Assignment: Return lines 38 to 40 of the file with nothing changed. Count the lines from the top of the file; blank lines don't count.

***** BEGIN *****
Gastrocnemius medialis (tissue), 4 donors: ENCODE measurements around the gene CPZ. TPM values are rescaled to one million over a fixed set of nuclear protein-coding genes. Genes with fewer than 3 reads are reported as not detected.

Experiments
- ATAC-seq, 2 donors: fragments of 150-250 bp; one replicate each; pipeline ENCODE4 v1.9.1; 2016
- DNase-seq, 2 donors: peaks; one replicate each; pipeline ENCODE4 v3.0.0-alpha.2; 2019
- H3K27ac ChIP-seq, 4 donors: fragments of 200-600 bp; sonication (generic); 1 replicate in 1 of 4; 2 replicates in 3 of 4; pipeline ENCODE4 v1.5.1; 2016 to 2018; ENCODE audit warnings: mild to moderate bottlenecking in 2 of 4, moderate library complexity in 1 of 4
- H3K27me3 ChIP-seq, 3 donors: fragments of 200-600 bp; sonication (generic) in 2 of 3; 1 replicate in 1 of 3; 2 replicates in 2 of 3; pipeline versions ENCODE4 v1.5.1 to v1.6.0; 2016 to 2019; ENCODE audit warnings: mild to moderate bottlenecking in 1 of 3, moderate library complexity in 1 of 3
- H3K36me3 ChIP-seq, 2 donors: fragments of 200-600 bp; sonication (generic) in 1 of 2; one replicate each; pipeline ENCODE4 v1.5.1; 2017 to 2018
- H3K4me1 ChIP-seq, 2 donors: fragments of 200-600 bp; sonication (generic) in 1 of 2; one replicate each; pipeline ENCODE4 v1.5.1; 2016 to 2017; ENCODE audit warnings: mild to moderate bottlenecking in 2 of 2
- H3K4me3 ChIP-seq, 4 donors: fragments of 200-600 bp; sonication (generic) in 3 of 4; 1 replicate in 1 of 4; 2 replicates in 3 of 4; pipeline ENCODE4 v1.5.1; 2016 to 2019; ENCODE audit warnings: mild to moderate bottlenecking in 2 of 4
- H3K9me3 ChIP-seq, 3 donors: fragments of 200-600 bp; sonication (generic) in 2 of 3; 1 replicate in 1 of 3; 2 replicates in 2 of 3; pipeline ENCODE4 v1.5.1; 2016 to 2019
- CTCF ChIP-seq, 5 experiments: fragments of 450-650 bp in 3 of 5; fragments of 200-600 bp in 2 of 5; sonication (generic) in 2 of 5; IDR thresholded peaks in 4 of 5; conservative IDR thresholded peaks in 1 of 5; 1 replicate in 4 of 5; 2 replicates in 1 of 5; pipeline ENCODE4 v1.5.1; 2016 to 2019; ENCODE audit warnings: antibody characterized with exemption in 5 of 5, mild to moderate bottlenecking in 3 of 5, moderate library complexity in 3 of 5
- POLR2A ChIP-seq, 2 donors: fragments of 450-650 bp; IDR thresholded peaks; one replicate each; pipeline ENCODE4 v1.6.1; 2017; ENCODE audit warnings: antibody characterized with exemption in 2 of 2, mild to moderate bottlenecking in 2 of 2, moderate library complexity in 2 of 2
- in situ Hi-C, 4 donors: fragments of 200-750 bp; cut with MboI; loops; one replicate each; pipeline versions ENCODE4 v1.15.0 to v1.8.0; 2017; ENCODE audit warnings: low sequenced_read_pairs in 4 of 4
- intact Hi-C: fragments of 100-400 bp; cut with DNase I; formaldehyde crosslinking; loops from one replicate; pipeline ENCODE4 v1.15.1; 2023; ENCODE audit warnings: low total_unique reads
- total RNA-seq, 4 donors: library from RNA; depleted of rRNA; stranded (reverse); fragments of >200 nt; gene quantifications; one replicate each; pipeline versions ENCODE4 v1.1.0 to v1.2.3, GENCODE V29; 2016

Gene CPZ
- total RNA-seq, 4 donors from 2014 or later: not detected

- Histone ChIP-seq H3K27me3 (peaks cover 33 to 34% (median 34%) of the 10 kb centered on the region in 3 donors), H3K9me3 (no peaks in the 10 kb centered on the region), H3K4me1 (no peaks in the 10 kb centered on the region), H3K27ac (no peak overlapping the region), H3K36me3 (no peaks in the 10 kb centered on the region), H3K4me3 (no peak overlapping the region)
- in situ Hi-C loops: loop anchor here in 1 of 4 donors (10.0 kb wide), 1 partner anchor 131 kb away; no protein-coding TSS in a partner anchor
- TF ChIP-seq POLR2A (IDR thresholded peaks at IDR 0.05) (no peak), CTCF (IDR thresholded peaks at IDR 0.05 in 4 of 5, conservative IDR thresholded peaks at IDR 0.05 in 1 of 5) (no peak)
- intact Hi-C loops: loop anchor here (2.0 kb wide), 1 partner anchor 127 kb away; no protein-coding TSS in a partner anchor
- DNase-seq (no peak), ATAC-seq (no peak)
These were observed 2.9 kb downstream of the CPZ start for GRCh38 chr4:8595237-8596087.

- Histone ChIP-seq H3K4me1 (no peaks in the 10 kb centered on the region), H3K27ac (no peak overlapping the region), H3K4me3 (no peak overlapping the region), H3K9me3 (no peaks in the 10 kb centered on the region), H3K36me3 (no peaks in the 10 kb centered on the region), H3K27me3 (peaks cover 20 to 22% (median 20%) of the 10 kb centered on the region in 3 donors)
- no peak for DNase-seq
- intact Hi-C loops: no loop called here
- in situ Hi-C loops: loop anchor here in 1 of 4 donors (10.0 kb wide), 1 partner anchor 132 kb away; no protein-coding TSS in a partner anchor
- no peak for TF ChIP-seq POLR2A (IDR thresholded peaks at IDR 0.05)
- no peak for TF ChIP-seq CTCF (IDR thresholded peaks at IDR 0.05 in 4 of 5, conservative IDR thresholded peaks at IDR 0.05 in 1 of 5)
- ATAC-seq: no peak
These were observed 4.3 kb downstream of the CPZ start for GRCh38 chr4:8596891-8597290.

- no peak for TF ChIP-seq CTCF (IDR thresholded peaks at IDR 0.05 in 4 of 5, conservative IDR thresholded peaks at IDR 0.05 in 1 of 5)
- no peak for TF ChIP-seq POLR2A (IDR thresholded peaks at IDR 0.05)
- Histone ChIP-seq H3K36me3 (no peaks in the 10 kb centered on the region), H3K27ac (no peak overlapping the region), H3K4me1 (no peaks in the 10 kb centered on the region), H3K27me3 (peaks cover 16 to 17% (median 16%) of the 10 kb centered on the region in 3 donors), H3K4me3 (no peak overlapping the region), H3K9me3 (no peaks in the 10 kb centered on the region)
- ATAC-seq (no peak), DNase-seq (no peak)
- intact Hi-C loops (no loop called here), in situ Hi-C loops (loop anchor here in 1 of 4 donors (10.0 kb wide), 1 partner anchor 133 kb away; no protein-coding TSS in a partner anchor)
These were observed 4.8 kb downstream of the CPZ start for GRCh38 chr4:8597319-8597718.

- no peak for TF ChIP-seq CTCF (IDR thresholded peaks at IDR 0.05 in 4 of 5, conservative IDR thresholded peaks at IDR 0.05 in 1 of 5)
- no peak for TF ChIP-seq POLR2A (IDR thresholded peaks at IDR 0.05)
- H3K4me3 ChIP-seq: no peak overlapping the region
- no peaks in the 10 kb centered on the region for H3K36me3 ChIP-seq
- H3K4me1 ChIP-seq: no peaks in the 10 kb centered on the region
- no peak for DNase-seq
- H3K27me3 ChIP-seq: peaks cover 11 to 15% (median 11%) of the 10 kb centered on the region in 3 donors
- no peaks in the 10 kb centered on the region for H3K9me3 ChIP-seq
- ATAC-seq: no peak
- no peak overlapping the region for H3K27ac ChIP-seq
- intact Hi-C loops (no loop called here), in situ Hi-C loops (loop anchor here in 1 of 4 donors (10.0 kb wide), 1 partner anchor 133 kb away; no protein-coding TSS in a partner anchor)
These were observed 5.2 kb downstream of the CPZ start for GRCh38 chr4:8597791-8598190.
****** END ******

- no peak for TF ChIP-seq CTCF (IDR thresholded peaks at IDR 0.05 in 4 of 5, conservative IDR thresholded peaks at IDR 0.05 in 1 of 5)
- no peak for TF ChIP-seq POLR2A (IDR thresholded peaks at IDR 0.05)
- H3K4me3 ChIP-seq: no peak overlapping the region